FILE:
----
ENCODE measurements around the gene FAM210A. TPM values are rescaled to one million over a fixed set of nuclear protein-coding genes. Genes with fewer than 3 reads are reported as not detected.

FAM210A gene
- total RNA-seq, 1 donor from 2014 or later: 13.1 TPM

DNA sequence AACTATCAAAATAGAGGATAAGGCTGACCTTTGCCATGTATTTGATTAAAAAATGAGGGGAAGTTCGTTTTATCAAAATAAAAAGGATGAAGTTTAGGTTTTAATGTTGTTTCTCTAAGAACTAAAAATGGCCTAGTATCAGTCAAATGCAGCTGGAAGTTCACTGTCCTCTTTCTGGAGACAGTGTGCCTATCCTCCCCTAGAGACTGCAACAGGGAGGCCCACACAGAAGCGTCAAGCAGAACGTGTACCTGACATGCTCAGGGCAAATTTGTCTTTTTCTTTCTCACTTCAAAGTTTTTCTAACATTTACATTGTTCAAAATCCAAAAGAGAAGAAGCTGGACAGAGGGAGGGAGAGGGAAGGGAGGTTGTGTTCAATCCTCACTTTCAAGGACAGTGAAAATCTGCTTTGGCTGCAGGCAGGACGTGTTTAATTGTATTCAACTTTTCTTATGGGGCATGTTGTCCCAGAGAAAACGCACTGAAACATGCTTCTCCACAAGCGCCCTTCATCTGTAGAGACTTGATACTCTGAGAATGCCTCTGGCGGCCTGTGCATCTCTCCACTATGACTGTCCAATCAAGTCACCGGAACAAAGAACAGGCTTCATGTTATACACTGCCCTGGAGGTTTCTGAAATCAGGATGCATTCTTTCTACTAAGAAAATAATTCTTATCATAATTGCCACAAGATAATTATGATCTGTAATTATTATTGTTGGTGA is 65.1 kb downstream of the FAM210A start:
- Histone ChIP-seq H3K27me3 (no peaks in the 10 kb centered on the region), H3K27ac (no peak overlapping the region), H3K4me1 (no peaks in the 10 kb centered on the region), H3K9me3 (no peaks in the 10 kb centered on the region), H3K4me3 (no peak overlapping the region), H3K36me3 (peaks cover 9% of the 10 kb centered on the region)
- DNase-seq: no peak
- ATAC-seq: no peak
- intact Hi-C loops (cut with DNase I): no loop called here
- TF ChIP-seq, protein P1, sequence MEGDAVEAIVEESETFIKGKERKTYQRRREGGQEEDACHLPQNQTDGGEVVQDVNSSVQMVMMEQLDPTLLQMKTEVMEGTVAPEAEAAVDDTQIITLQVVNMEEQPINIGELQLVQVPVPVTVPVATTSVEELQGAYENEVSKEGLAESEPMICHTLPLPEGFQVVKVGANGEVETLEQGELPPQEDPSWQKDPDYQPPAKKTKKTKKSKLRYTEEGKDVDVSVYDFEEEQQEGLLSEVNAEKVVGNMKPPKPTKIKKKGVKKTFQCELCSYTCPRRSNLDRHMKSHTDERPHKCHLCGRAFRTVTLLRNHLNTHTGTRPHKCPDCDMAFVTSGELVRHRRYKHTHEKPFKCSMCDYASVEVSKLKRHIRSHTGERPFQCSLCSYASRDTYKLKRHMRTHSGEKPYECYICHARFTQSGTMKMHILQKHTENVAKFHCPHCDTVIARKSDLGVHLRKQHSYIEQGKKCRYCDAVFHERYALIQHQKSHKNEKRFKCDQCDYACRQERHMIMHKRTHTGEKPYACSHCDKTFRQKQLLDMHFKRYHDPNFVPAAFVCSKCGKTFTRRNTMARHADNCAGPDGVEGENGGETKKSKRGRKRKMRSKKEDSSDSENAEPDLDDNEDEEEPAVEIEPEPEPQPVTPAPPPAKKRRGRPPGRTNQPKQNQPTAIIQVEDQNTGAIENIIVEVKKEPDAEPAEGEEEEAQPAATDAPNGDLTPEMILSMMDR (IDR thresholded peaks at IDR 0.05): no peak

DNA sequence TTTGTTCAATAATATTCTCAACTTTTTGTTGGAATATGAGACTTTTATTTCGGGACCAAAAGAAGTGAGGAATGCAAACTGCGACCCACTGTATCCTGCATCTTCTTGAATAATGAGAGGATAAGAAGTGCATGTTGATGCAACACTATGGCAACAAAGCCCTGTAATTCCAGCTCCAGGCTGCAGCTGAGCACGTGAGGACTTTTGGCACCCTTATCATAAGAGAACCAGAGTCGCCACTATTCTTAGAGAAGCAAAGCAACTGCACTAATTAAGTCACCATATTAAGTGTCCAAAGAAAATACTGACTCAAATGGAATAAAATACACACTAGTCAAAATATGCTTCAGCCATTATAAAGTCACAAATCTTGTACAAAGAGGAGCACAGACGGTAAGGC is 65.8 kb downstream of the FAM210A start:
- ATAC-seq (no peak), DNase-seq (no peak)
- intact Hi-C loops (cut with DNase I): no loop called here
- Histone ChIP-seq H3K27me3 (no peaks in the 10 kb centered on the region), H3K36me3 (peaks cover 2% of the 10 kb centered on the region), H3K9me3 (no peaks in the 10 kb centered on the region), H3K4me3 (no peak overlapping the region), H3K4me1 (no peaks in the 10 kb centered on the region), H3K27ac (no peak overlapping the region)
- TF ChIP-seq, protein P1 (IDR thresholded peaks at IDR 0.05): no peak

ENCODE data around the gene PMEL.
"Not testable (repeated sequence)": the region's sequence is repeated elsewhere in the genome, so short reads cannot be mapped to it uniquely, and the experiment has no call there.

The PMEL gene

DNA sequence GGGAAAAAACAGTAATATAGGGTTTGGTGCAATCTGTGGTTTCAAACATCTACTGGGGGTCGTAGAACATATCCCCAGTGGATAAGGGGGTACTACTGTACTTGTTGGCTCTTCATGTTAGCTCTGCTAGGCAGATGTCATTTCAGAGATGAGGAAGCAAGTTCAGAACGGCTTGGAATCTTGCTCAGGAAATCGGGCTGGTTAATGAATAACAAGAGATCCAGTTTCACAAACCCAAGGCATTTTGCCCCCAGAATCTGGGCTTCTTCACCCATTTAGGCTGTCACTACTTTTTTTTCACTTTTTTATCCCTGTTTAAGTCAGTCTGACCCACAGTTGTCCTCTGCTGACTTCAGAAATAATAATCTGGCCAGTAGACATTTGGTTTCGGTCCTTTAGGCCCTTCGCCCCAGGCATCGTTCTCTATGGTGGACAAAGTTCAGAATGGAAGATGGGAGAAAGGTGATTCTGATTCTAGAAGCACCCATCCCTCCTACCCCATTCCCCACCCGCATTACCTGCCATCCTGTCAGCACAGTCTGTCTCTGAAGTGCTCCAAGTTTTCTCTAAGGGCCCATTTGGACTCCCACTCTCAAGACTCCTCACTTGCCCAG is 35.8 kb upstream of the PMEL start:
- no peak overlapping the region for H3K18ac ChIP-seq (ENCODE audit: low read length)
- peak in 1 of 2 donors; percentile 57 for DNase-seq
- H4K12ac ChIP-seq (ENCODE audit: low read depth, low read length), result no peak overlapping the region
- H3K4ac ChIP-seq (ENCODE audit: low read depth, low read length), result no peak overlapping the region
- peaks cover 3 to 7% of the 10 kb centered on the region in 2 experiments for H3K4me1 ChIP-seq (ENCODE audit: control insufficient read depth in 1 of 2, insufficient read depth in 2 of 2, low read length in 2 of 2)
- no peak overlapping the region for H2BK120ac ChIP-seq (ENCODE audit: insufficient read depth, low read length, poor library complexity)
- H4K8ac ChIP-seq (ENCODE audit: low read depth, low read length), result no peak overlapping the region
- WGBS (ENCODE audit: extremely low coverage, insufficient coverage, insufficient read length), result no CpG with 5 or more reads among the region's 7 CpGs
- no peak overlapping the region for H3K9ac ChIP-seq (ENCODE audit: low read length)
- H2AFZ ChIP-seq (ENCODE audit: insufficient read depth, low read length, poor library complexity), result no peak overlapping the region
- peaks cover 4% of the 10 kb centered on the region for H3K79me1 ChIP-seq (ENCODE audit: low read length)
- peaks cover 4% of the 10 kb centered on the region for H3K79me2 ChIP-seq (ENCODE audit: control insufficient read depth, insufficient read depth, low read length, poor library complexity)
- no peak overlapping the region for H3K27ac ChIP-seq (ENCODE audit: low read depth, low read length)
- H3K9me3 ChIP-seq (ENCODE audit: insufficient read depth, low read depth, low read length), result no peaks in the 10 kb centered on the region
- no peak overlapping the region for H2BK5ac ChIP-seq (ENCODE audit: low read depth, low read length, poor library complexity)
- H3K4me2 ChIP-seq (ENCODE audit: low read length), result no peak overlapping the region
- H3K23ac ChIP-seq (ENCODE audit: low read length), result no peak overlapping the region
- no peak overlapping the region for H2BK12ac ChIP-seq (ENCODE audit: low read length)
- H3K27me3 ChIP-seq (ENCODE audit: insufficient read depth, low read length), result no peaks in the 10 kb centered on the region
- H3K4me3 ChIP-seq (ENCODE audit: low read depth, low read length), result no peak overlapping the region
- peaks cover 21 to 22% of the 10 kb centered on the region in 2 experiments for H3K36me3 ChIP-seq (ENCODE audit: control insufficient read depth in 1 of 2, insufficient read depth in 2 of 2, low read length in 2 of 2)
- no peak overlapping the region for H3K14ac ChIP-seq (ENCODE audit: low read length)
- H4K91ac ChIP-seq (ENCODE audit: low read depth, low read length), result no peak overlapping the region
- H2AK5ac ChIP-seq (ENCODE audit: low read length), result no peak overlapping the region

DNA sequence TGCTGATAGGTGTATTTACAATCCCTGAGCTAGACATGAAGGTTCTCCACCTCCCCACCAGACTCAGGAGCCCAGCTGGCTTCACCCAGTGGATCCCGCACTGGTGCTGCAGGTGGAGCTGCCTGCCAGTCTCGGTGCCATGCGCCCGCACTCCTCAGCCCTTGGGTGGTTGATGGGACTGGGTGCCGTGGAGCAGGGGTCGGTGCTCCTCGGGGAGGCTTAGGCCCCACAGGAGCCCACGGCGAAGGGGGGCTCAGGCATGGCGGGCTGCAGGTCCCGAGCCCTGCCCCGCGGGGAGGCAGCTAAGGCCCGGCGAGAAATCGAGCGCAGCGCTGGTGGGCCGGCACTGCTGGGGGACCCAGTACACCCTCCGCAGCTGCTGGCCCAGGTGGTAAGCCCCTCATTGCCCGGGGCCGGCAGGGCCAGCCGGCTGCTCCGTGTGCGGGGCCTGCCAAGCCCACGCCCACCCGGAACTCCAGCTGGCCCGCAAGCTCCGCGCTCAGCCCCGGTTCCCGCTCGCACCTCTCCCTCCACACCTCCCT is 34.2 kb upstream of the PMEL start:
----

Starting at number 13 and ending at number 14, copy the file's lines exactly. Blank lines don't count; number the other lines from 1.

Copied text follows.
- Histone ChIP-seq H3K27me3 (no peaks in the 10 kb centered on the region), H3K36me3 (peaks cover 2% of the 10 kb centered on the region), H3K9me3 (no peaks in the 10 kb centered on the region), H3K4me3 (no peak overlapping the region), H3K4me1 (no peaks in the 10 kb centered on the region), H3K27ac (no peak overlapping the region)
- TF ChIP-seq, protein P1 (IDR thresholded peaks at IDR 0.05): no peak